Caught My Attention 010 (170518)

A bit of a mix in this edition of Caught My Attention, but the major threads today are social media and grocery, with bit of hot sauce and umami for flavor. I still haven’t gotten into a rhythm in doing these posts that I want, but I’m working on it. I guess a bit of a milestone tho, as this is #10.
Dave’s Insanity Sauce was probably one of the super hot hot sauces that I ever experienced. I say experienced since it definitely was. At the time, I hadn’t yet been versed in the world of hot sauce and little did I know that Dave’s Insanity was made with capsaicin extract – that is, the stuff that makes chiles hot are pulled out and concentrated to make an extract that is not naturally produced. So I put a few huge slugs into a big pot of chili and had to double the ingredients, then it still wasn’t edible but I made it so I had to act big and force a few bowls down. I paid the price. Anyway, through the years I have watched the Dave’s brand expand and not long ago they came out with a line of non-hot pasta sauces that were very tasty. And now they are going even wider and introducing a line of overnight oats. Also using a Kickstarter campaign “to build community.”
(link to NOSH: Dave’s Gourmet Goes From Fiery to Natural Foods)
It intrigues me how some brands can really be made on social media. Some people think, “oh social media is easy, just post every so often on fb and I’m good.” But I know it is a whole lot more than that. It takes a ton of time and energy to put in the effort needed to truly be successful. That is why there are now media agencies providing this as a service. Or brands are doing it in house with a full staff. Here’s an article on a ‘healthy’ ice cream that has quickly raised in popularity. They say they have not paid any influencers, but they do have a full staff (“more than a dozen communications and marketing staffers”) that create social media content everyday.
(link to Bloomberg: This Guilt-Free Ice Cream Is a Cult Hit, Thanks to Instagram)
Amazon has been in the news with their testing of brick and mortar grocery stores. Now it looks like Walmart is testing the waters too thru their operation. Recently I have been hearing more about how the general public (the non-first adopters) are increasingly getting comfortable with buying food and home staple products online. And now these companies are seeing if they can persuade shoppers to buy perishables online too.
(link to Mashable: Walmart’s is following Amazon’s lead with its own brick-and-mortar grocery store)
I work with several small food product producers and it used to be that getting into Whole Foods was a badge of honor. Something that a brand just starting out strived to do, be on the sheleves of a major retailer and Whole Foods made it attainable through their support for the small startups with their Local program. They even had Local Foragers whose role was to search out these brands, vet them, and help shepherd them through the corporate system. The recent belt tightening and the investor pressures that WFM has been going through is making it much more difficult for the small producer. I have been seeing this personally in the recent year or two, it’s not a new development but people are now seeing and feeling it.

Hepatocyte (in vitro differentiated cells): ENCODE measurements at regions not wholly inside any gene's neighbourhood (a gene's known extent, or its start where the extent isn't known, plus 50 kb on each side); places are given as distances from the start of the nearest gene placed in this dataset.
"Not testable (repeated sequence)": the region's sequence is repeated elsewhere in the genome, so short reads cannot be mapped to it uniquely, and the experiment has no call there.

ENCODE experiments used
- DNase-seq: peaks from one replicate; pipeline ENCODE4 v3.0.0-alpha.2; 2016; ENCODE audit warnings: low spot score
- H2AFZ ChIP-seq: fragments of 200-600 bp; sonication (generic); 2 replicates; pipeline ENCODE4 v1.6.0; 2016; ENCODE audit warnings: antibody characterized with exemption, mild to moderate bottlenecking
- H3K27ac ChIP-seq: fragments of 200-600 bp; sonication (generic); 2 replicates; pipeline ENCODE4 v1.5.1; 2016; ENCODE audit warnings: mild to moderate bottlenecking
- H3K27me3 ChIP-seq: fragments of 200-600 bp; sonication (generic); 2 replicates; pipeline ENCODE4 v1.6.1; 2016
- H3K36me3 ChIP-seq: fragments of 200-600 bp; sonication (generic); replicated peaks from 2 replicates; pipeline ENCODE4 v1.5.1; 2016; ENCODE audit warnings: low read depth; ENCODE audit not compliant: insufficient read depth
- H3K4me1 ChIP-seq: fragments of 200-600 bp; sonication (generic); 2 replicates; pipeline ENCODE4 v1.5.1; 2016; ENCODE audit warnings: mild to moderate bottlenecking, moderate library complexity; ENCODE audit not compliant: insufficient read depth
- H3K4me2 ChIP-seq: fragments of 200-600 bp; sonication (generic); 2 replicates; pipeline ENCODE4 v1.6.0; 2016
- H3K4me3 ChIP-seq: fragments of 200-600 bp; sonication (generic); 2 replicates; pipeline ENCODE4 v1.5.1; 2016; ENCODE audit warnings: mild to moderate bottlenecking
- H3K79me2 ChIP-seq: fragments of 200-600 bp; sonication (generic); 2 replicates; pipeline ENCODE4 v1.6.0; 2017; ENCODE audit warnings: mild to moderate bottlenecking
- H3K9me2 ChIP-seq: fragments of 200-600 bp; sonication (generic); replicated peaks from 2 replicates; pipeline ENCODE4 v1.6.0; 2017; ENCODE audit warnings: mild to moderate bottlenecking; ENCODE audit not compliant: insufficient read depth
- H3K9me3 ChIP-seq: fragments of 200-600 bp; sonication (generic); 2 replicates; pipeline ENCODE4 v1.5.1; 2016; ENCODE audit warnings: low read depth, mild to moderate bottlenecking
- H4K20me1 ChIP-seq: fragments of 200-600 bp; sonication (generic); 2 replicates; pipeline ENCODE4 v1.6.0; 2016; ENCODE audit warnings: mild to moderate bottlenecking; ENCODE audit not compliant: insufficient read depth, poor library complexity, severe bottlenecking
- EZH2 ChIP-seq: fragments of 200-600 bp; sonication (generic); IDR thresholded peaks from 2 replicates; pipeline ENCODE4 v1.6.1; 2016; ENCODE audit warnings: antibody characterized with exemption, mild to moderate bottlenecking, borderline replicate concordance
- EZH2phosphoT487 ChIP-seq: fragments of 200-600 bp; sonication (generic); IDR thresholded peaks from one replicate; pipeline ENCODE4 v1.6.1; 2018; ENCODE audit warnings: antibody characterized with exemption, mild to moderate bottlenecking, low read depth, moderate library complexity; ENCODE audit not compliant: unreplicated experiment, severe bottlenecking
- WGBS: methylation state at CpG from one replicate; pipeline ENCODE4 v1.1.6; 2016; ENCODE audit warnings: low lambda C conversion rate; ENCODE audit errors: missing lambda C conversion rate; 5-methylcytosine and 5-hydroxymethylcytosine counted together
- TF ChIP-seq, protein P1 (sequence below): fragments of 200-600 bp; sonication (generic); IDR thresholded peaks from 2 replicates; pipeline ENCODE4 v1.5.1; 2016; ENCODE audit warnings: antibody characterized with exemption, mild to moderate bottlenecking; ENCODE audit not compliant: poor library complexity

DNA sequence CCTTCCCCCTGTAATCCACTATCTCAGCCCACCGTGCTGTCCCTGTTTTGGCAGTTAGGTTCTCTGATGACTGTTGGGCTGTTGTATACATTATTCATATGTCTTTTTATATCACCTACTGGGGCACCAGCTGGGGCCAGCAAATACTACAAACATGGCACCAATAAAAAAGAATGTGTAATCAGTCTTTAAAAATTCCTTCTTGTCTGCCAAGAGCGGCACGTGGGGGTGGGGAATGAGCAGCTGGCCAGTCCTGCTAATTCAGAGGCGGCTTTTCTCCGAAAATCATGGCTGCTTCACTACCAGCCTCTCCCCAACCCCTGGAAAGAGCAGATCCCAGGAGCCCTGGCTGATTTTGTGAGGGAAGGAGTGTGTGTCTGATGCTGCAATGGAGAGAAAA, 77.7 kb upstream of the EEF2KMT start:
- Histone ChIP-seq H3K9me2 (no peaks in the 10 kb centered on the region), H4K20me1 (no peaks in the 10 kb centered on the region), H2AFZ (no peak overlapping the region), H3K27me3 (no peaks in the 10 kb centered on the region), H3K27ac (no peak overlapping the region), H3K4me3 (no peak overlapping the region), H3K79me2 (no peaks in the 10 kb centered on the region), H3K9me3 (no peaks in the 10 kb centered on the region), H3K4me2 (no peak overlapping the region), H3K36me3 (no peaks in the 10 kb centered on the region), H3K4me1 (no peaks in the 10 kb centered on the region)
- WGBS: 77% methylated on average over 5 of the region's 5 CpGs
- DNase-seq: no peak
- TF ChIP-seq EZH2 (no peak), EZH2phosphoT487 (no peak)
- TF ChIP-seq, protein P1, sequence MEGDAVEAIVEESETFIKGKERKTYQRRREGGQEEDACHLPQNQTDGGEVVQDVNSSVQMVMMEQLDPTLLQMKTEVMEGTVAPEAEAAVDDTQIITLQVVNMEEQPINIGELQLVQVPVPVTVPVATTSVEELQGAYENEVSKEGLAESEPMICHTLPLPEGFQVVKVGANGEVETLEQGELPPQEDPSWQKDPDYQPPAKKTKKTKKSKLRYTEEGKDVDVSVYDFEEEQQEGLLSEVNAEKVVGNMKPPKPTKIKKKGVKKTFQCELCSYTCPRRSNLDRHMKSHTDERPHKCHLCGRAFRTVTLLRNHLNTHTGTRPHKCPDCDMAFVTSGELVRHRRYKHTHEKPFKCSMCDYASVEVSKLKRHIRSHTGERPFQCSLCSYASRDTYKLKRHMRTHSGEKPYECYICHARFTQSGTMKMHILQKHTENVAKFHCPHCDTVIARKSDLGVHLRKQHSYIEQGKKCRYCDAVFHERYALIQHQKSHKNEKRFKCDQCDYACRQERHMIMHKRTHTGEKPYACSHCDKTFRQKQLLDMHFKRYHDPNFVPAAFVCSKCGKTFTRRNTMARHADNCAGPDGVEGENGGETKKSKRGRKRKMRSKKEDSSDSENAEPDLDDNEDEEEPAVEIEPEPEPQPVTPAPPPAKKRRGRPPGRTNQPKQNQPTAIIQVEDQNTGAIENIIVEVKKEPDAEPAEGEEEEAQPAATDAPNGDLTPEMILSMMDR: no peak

(link to Omaha World Herald: Changes at Whole Foods could mean fewer local products on the shelves)
I get asked about umami, what is it? It is the savoriness of something like mushroom or tomato. It’s been around for a long time, but largely ignored by the Western world. Here is a bit of history on it.
(link to Quartz: The incredible taste of umami was proven in 1907 in Japan—but ignored by the West for a century)
Recently I have been daydreaming about what it would be like to purge my life of most of the physical belongings and get an RV or fancy 4×4 Sprinter and just drive. It’s probably the influence of the glitzy lifestyles portraited on social media. Again, people don’t realize the work it takes to have a successful social media brand, or to make a living doing it. Here’s a glimpse into both vanlife and social media management. It’s work.
(link to The New Yorker: #Vanlife, The Bohemian Social-Media Movement)
The headline here caught my eye, Asian and Whole Foods. It is kind of interesting that we need to describe things like that, but I guess it does easily get the idea across. Like the large Thai cash and carry place in LA that many Asian (and non-Asian) restaurants buy supplies, known as the Thai-Costco – many then think it is an actual Costco. It’s not, the name of the place is LAX-C. Anyway, here is an article about a small grocery chain with Taiwanese roots, focusing on quality organic foods. I need to check this place out.
(link LA Weekly: The "Asian Whole Foods" Is Expanding Across The San Gabriel Valley)
Along some of the same lines as a few of the articles I’ve mentioned in this post and other recent ones, grocery retailers are trying to keep up with society doing more shopping online and maybe trying to lure shoppers in with better/healthier goods that they are not as comfortable purchasing online. Here they talk about how the center of the store where typically the canned goods and things like lunch baggies are found, is getting small as consumers buy more of those item online and how the retailers are trying to enhance the outer aisles of their stores.
(link to NYTimes: What’s New in the Supermarket? A Lot, and Not All of It Good)

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